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FAMILY AND COMMUNITY
FAMILIES AND LIVING ARRANGEMENTS ACROSS REGIONS
At the Local Government Area level, average household size varied from 1.8 persons per household (Sydney and North Sydney LGAs) to 3.1 persons per household (Liverpool LGA). The average figure for NSW as a whole was 2.5 persons per household. The greatest proportion of lone person households in NSW was found in Sydney LGA (41%), the lowest was in Baulkham Hills (12%), and the proportion across NSW was 24%.
In 2006, the LGA with the greatest proportion of one parent families with dependent children (as a proportion of all families) was Brewarrina (21%) while the LGA with the lowest proportion was Conargo (5.1%). The overall figure for NSW was 11%. The LGA with the greatest proportion of couple families with dependent children was Ku-ring-gai (48%) and the LGA with the smallest proportion of couple families with dependent children was Sydney (19%). The proportion for NSW was just over one third (37%).
SUPPORTING CHILDREN LIVING ELSEWHERE
Many people provide support to their own children living outside the household. In NSW in 2006, there were 485,400 people aged 18 years and over who reported that their own children aged 0–24 years were living in another household. Over two thirds (68%) of these parents provided support to their children. Key forms of support provided include financial support, such as money for bills or debts (28%), clothing (26%), educational costs (25%), and child support payments (24%). Other forms of support included driving them to places (26%), and allowing them to borrow the car (12%).
Men were more likely than women to provide support for their own children aged 0–17 years living elsewhere (4.8% and 1.5% respectively), reflecting the greater number of children living apart from their father. Compared to other age groups, parents aged 45–54 years (16%) were most likely to provide support to their children 0–24 years living outside the household.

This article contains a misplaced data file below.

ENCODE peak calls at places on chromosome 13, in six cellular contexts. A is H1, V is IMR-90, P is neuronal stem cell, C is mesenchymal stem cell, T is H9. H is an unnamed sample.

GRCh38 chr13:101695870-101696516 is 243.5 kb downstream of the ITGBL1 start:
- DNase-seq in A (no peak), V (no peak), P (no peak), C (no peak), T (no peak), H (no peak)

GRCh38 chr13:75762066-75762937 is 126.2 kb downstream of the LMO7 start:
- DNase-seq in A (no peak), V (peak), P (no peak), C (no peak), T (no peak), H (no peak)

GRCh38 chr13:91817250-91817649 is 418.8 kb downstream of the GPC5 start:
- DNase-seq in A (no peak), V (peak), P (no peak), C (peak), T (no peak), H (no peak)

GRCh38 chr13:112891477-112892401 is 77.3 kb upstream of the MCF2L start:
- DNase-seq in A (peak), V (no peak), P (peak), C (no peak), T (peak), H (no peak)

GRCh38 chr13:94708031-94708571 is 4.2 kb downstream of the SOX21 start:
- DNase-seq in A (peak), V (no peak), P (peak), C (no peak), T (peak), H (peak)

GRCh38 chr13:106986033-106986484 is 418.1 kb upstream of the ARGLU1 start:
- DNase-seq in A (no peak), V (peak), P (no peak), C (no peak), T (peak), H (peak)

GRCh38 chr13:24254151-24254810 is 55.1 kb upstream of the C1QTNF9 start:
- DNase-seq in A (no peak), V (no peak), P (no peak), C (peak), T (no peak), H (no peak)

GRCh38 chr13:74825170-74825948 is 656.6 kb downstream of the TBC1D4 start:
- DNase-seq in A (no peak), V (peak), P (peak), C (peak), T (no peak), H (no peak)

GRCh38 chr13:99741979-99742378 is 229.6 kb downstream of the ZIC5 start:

REASONS FOR LEAVING AND NOT LEAVING THE PARENTAL HOME
In NSW in 2006–07, 509,000 persons aged 18–34 years had never left the parental home, compared with 1.1 million who had. Of those who had, 28% reported that they did so in order to be independent, 20% did so for the purposes of study, 20% in order to live with their partner or get married, 11% for employment or career reasons, and 8% did so because of family conflict. Of the persons aged 18–34 years who had never left home, 31% stayed at home for financial reasons (44% in the case of males; 21% in the case of females), 22% for reasons of convenience or enjoying living at home, and 21% for other reasons.
COMMUNITY NETWORKS AND VOLUNTARY WORK
Individual, family and community wellbeing can also be influenced by the strength and quality of engagements with wider social networks. While persons on low incomes and those born overseas with no proficiency in English had similar levels of contact with family and friends, overall they had a lower level of engagement with the wider community. They were less able to get support in a time of crisis, and had lower levels of participation in community groups, voluntary work, and other forms of unpaid informal assistance to persons living outside the house.
In 2006, many people aged 18 years and over in NSW provided support to the wider community through voluntary work (33%), unpaid informal assistance (45%), and by donating money (73%). While a similar proportion of men and women felt they were able to get support in a time of crisis, women reported a higher participation rate in other community support and social network activities compared with men.
HOUSEHOLDS WITH AN INTERNET CONNECTION
In 2007–08, two-thirds of all households in NSW had an Internet connection, and over half 53% of households in NSW had a broadband Internet connection. The proportion of households with an Internet connection was significantly higher in metropolitan areas (72%) compared to non-metropolitan areas (59%). Households with children aged under 15 years were more likely to have an Internet connection than households without children aged under 15 years (84% compared to 61% respectively). Households with higher incomes ($80,000 or above per annum) were more likely to have an Internet connection, and, in instances where households did have an Internet connection, households with higher incomes were more likely to have a broadband connection.
Data cubes with detailed statistics are available on the Downloads page.
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